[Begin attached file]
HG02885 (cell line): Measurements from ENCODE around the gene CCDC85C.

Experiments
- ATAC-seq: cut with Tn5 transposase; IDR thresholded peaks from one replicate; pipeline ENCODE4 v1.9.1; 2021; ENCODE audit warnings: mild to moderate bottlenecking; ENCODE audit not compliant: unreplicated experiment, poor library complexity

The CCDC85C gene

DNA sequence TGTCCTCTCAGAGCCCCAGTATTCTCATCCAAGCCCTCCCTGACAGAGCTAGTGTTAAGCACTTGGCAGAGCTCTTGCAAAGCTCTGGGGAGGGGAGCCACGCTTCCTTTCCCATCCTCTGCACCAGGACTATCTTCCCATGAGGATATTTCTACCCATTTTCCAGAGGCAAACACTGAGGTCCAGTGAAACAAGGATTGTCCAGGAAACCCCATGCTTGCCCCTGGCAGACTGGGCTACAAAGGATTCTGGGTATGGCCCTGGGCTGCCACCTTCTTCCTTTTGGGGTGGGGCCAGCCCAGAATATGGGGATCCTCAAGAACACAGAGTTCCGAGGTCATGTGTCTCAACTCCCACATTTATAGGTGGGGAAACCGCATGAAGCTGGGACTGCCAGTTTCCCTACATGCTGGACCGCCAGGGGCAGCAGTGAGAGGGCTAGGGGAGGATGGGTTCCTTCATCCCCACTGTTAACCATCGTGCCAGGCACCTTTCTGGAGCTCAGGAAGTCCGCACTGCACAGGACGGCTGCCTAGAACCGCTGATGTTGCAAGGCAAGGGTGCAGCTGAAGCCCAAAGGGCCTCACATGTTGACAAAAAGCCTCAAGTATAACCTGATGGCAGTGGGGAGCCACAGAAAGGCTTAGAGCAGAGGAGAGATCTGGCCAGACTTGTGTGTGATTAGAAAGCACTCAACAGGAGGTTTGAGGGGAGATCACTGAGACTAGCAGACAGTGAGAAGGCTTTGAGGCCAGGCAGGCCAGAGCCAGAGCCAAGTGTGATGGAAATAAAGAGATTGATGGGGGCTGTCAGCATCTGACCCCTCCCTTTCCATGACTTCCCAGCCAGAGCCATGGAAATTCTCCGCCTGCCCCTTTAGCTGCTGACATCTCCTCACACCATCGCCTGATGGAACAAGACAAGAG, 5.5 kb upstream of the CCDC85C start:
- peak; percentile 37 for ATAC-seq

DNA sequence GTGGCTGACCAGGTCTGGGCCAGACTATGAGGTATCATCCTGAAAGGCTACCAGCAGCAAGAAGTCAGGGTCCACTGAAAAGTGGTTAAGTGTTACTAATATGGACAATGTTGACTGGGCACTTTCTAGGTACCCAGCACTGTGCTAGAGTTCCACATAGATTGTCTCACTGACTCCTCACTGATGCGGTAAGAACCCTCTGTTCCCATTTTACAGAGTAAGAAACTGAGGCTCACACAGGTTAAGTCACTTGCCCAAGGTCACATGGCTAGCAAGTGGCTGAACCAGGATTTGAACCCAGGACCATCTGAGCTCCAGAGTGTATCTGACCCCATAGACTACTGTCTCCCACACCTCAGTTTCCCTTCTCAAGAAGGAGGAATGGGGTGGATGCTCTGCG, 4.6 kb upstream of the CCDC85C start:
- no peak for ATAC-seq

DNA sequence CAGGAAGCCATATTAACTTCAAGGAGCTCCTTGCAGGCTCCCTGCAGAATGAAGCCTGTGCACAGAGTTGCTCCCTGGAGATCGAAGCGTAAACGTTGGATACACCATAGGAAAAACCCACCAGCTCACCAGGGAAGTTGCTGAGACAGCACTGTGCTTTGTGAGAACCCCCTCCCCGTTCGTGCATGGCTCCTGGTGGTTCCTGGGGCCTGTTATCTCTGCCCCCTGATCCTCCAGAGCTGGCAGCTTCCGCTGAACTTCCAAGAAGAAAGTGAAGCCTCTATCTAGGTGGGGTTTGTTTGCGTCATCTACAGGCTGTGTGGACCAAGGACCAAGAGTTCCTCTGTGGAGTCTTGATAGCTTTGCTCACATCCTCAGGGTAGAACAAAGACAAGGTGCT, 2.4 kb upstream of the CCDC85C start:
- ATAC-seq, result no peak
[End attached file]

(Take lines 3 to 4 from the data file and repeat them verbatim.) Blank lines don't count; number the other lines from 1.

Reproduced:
- ATAC-seq: cut with Tn5 transposase; IDR thresholded peaks from one replicate; pipeline ENCODE4 v1.9.1; 2021; ENCODE audit warnings: mild to moderate bottlenecking; ENCODE audit not compliant: unreplicated experiment, poor library complexity

The CCDC85C gene